Earlier this year, a World Bank study on the use of its own knowledge products raised the question: What if having good ideas and writing them down is not enough to have an impact?
— David Evans (@tukopamoja) May 6, 2014
Think about it.
What can you do to increase the impact of your writing?
Oxfam’s Duncan Green lists a long list of ‘products’ required to hit different audiences and get the message out, including:
the report, the overview chapter, the executive summary, the landing page, the press release, the blog post, the tweets, the infographic and the 4 minute youtube video.
A lot of work? Possibly.
At the same time: it’s a lot of work especially if you are unclear about your objectives and target audiences.
Who needs to hear about this work?
Why would they care?
What would you like them to do with this information?
If your answers to these questions are “everyone”, “because it’s important” and “I don’t know”, then your communication becomes the equivalent to shouting from the rooftops: indiscriminate, easily ignored and bordering on the annoying.
Once you are clear about the who, the why and the call for action, your communications strategy quickly becomes more obvious: you might even be able list the individuals you want to reach, or identify the networks they are connected to. You know what’s in it for them, and can frame your contribution so that becomes a gift instead of an interruption. And you are starting a conversation, maybe even a collaboration, towards impact.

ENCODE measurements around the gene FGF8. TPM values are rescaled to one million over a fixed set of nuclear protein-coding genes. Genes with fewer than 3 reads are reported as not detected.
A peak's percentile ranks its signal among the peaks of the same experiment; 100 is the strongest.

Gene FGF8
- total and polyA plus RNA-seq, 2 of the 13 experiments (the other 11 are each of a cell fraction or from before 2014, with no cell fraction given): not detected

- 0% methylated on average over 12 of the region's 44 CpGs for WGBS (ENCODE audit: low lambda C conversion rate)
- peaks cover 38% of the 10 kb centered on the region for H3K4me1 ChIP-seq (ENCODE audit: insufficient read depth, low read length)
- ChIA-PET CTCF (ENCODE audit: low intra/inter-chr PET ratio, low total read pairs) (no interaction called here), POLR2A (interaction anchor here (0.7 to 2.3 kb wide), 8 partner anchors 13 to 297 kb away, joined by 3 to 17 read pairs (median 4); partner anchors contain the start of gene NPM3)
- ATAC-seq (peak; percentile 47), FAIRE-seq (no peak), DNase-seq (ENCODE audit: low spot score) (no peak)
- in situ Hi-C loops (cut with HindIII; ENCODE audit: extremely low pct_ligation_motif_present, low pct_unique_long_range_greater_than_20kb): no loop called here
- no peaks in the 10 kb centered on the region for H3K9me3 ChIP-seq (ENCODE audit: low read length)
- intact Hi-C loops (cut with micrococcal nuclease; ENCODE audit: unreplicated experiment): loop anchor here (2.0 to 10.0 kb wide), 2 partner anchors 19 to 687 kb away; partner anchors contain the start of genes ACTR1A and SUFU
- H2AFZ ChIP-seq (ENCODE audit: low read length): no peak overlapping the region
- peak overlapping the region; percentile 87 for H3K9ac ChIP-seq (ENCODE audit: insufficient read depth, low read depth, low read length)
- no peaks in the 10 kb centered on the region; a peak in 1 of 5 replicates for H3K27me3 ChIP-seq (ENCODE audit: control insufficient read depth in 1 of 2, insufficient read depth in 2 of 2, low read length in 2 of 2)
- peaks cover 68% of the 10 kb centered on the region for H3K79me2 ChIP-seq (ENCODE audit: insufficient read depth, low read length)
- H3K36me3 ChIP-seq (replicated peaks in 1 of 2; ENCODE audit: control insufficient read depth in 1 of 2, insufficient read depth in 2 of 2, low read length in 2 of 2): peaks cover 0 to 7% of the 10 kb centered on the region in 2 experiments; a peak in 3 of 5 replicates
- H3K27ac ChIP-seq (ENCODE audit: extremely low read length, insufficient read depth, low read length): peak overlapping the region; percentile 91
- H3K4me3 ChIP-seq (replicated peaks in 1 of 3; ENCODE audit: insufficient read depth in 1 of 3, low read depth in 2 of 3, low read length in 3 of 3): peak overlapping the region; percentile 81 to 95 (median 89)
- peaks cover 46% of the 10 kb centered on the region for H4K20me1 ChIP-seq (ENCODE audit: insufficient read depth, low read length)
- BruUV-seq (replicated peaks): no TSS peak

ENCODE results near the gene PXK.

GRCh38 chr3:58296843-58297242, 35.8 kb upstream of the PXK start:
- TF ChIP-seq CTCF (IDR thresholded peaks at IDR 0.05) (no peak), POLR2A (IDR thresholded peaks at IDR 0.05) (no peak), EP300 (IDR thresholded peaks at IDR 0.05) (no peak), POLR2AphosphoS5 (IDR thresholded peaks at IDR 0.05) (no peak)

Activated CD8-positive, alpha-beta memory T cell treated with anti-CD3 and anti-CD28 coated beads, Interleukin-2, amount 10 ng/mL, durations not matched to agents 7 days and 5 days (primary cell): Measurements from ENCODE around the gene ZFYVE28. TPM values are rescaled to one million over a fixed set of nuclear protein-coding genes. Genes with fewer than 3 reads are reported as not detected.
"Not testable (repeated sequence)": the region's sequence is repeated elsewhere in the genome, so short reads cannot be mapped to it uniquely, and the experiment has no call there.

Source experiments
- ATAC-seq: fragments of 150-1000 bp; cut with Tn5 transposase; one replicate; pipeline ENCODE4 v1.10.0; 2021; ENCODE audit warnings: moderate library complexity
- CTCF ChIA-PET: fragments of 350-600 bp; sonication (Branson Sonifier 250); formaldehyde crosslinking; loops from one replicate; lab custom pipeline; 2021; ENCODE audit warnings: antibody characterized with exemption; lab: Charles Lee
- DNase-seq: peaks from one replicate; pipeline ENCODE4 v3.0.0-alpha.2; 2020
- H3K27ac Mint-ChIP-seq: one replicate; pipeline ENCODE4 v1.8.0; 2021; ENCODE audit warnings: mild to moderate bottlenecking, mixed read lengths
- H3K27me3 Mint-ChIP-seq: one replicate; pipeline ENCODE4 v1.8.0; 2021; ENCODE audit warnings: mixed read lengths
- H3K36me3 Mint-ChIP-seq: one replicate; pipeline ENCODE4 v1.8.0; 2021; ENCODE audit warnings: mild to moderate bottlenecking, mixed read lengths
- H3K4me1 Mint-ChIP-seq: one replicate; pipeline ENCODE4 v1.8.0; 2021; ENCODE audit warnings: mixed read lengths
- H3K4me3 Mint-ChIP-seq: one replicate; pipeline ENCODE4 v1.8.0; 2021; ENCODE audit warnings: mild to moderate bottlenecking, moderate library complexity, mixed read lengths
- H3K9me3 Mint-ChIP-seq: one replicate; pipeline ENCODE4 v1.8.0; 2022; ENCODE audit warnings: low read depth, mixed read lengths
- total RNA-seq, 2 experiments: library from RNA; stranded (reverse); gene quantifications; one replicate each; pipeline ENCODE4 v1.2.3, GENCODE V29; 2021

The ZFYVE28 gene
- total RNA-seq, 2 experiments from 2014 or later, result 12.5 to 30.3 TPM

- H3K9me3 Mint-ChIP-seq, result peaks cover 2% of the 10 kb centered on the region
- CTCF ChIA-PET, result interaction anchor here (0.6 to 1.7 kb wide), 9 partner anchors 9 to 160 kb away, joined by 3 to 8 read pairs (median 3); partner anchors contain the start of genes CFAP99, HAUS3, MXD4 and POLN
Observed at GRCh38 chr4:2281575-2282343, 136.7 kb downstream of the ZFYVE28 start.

Reports and PDFs might still be part of your communication, but they were never why you started this work in the first place.
Moving beyond PDFs
While it’s easy to measure how often a report was downloaded, the more relevant question is: what do readers do with it afterwards? David Hobbs at WonkComms then asks two questions of policy and research communications to lift the focus of ubiquitous traffic metrics:
What outcomes do we want from our <work>?
How can we project our <work> as a thread for continual engagement?
If you want to make an impact, it’s helpful to think of your work as a sequence of steps and interventions: How can you build the conversation and community around your ideas? How can you make it easier for people to find your work – how can you make it easier for them to understand it? How will you collaborate with those that want to take action?